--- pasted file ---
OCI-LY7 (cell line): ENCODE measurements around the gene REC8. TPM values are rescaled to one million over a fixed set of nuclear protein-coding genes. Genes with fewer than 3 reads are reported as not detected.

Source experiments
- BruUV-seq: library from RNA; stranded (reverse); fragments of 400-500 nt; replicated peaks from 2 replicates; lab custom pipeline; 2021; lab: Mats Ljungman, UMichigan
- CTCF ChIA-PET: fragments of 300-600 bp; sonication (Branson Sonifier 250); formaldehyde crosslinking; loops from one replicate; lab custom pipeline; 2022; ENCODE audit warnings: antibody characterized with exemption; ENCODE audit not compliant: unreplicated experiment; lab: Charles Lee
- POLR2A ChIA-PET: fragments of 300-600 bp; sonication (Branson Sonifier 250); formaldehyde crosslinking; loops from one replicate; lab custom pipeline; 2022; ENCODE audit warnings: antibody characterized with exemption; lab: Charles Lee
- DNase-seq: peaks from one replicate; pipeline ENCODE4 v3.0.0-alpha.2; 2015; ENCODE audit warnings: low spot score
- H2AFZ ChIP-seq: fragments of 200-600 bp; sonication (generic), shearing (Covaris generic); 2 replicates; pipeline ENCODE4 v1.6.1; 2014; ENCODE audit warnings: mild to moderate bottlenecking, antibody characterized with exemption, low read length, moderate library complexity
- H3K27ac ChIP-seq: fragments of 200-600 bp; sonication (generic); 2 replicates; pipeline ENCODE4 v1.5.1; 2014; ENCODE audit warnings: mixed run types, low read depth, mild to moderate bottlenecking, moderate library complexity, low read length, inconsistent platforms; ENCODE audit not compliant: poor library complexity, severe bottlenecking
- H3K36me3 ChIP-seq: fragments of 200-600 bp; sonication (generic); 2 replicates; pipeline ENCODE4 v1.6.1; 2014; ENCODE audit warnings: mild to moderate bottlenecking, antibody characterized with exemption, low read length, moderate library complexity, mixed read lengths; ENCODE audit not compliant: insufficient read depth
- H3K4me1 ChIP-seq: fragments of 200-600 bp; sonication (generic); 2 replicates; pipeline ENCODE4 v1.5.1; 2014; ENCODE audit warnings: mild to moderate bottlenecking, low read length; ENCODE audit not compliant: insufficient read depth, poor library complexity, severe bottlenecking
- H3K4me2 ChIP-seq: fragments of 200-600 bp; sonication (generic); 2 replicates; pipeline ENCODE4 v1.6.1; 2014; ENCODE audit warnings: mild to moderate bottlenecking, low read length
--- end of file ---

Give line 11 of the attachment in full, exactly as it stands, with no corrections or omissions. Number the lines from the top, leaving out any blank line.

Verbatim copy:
- H3K4me2 ChIP-seq: fragments of 200-600 bp; sonication (generic); 2 replicates; pipeline ENCODE4 v1.6.1; 2014; ENCODE audit warnings: mild to moderate bottlenecking, low read length